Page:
By Robert D. Thomas
Pasadena Star-News/San Gabriel Valley Tribune/Whittier Daily News
Two of the most popular choral works of the past quarter-century are Morten Lauridsen’s transcendant Lux Aeterna and John Rutter’s elegant Requiem. Each deals profoundly with the subjects of death and eternal life.
Although neither is easy to sing, both were written so choral groups with a wide range of skill levels (and budgets) could perform them. Both were designed to be sung in concert but they can also be adapted to worship service formats (indeed, when Pasadena Presbyterian’s Kirk Choir sang the West Coast premiere of the complete Rutter Requiem in 1986, it did so within the context of Sunday worship).
I’ll have a lot more to say about Morten Lauridsen next week but the Requiem by John Rutter (pictured right) is very much on the calendars this season with at least three churches presenting the work within the next few weeks.
Rutter’s Requiem will be the centerpiece of Pasadena Presbyterian Church’s 15th annual Good Friday concert at 7:30 p.m. Friday. Timothy Howard will lead his 50-voice choir, about two dozen community singers who have rehearsed specifically for this concert, soloists and orchestra. The free-admission program also includes O Vos Omnes by Pablo Casals, Bob Chicott’s God So Loved the World and John Tavener’s Song of Athene.
Since I’ll be singing in the choir and giving a preconcert lecture at 7 p.m., you can view this post with whatever level of skepticism you care to muster. Assuming the technology gods work adequately, my lecture will include video clips of Rutter discussing why he wrote the piece, its liturgical context and form.
The concert and the lecture are free; free parking is available and the church sanctuary is handicap accessible. Information: www.ppc.net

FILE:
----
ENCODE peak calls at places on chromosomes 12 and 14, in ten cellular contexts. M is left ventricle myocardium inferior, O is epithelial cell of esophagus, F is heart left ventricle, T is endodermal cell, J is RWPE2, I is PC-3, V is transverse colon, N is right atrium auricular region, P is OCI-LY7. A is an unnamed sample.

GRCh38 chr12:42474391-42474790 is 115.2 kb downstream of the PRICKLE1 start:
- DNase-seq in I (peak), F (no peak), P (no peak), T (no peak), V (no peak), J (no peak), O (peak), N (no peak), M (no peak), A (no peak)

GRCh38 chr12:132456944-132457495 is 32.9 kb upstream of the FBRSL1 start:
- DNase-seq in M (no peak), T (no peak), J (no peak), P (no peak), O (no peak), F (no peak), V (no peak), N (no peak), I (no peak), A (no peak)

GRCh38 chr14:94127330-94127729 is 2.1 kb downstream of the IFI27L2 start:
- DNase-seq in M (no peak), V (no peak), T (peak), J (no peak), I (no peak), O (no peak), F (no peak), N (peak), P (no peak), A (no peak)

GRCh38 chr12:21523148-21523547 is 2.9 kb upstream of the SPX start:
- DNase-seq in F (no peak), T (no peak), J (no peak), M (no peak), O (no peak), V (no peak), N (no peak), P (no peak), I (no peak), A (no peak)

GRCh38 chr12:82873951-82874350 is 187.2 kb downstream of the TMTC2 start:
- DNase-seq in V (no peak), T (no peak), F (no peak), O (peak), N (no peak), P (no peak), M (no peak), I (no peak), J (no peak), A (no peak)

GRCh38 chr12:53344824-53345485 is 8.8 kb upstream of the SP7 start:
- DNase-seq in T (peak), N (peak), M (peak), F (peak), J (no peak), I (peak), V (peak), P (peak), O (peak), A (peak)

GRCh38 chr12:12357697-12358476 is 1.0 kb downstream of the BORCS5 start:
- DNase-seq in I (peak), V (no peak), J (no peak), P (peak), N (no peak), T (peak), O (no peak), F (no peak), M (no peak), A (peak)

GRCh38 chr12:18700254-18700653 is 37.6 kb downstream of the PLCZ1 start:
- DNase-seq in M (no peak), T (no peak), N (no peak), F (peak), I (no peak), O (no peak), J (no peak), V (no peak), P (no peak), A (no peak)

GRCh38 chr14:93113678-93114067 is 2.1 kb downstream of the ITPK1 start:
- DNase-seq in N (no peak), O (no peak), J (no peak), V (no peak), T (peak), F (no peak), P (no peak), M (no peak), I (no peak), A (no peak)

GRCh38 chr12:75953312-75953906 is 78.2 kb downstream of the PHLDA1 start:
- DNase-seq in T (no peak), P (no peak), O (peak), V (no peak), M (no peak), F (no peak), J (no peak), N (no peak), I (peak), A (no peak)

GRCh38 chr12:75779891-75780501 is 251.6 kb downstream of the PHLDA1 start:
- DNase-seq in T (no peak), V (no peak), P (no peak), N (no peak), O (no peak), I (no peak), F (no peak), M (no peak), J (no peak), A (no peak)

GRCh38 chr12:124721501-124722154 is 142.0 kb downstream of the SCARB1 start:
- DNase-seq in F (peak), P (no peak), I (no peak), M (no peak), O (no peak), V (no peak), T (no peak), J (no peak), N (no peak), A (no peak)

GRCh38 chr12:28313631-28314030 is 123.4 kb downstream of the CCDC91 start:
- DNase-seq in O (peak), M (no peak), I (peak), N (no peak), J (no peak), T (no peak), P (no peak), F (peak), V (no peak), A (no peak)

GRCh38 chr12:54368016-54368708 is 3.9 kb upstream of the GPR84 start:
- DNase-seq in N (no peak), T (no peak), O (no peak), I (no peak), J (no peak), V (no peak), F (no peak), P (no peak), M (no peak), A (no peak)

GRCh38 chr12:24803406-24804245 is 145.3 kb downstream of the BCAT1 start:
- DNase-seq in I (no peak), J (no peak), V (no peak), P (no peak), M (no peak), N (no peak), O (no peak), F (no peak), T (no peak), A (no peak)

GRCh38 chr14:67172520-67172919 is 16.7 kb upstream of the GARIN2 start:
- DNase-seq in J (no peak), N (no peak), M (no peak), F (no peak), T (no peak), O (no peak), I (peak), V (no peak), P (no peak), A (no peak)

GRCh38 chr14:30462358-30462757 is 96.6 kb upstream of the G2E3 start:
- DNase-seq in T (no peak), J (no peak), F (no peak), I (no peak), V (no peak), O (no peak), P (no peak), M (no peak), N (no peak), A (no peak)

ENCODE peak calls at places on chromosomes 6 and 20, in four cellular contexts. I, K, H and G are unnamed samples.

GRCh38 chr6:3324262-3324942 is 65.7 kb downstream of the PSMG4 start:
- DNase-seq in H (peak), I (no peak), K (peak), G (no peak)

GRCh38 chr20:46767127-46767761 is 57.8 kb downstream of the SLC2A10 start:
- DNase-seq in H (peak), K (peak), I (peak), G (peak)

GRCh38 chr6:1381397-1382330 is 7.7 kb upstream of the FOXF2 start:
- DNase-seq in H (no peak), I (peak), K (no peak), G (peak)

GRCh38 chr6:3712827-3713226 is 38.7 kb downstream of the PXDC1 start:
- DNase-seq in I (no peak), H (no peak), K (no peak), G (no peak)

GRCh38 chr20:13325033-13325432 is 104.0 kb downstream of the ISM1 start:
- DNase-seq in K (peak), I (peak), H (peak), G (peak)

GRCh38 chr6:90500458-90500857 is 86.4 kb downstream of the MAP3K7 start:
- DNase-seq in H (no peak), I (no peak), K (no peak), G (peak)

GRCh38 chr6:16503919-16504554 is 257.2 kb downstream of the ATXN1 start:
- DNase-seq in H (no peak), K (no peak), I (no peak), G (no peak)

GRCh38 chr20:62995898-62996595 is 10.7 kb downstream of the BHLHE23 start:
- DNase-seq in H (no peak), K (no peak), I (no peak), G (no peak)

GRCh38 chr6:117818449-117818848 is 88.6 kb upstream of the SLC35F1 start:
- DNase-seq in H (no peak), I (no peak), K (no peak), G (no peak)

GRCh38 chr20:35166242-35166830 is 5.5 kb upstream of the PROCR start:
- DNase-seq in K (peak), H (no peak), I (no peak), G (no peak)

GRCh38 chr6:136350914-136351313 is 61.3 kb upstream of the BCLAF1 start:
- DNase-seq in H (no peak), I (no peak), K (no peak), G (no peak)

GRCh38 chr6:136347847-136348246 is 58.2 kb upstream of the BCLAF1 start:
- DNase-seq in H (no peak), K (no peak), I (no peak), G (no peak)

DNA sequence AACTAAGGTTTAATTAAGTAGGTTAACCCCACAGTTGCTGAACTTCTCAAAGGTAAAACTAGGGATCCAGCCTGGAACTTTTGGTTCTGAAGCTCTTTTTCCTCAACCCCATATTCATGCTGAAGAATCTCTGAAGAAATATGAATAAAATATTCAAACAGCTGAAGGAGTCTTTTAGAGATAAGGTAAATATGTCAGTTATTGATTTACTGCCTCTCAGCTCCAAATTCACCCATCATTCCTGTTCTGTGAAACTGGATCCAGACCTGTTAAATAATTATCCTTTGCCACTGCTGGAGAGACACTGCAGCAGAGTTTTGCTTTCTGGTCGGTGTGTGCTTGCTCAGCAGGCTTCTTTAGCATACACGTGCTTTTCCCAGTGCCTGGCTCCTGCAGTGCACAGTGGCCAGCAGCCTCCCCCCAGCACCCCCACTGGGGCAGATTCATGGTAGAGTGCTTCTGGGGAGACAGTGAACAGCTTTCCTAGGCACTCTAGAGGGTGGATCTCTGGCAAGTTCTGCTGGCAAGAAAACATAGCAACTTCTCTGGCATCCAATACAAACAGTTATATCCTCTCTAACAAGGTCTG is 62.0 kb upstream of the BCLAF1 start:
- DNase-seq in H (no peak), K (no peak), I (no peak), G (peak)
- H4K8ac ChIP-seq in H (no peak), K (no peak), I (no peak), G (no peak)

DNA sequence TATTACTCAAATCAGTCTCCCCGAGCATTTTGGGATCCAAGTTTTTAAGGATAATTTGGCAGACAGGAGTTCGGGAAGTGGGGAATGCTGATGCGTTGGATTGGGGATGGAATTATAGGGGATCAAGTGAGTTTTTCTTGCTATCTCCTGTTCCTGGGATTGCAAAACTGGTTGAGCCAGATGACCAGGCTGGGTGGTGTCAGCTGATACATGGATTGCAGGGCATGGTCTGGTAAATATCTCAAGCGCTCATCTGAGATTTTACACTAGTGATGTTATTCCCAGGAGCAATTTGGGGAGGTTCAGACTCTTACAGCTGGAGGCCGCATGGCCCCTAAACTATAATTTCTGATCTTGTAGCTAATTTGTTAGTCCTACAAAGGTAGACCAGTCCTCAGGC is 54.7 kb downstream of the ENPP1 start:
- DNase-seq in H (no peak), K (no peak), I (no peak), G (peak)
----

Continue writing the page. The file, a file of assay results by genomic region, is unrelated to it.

On the same day and hour, First Presbyterian Church Monrovia will sing the Rutter Requiem as part of what the church’s Web site describes as a “Good Friday Service.” Information: www.fpcmonrovia.org
Finally, on May 6 Calvary Presbyterian Church in South Pasadena will perform the Rutter Requiem in a 4 p.m. concert. Michael Wilson will lead his Chancel Choir and community singers (rehearsals are on Saturday mornings from 9-11 a.m. for those interested in singing). “This is an expansion of our “Messiah Sing-a-long,” says Wilson. “We call it Calvary’s ‘gift to the community.’ Last spring’s work was Brahms’ Ein Deutsches Requiem. Information: www.calvarypressopas.net
Virtually every choir member knows the name John Rutter; in addition to writing hundreds of works, he has co-edited four volumes of the Oxford “Carols for Choirs” series, which are staples in most choir libraries.
What makes the Rutter Requiem so popular? At least one reason stems from the 66-year-old English composer’s inspiration: his father had died in 1983. “My father loved music,” explains Rutter. “He had a good ear but he never had any musical training. [The kind of piece that I wanted to write] was one he would have appreciated if he had been sitting in the front row.”
During the 1980s, Rutter was doing research on Gabriel Fauré’s Requiem. “When the manuscripts were handed to me and I touched them,” recalls Rutter, “I think that was the moment when I realized I wanted to write a ‘Requiem’ myself.”
(c) Copyright 2012, Robert D. Thomas. All rights reserved. Portions may be quoted with attribution.